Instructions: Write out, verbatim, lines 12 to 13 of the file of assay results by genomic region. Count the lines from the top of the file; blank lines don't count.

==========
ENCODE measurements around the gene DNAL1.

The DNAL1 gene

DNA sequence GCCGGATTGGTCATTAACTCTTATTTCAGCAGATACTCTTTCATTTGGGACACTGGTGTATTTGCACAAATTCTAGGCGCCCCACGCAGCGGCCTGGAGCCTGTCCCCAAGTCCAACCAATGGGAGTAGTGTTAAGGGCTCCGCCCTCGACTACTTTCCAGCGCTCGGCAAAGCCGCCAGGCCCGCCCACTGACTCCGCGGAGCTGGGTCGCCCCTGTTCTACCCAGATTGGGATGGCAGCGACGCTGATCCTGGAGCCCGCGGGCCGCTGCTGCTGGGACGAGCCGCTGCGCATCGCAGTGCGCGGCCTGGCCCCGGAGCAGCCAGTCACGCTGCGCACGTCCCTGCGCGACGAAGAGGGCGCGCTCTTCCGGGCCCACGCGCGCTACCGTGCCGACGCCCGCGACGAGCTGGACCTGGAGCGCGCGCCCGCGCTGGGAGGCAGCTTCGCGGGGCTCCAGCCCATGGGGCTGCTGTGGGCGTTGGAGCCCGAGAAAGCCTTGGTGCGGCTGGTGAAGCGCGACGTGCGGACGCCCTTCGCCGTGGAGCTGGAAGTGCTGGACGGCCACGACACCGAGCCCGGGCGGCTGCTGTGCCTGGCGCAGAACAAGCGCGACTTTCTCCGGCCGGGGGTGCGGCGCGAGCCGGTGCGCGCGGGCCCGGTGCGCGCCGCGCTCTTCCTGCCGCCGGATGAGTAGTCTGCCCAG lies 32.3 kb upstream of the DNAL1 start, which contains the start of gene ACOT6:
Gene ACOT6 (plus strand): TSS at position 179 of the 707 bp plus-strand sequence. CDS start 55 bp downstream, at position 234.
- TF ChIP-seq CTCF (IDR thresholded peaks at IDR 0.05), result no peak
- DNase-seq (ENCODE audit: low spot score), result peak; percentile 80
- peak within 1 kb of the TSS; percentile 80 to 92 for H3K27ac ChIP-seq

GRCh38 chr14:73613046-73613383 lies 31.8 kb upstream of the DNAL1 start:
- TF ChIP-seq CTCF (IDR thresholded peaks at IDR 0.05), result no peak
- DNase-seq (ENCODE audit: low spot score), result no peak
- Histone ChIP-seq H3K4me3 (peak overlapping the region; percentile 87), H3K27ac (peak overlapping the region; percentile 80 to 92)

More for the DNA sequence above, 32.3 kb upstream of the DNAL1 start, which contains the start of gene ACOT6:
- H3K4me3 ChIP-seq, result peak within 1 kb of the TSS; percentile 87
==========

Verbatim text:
More for the DNA sequence above, 32.3 kb upstream of the DNAL1 start, which contains the start of gene ACOT6:
- H3K4me3 ChIP-seq, result peak within 1 kb of the TSS; percentile 87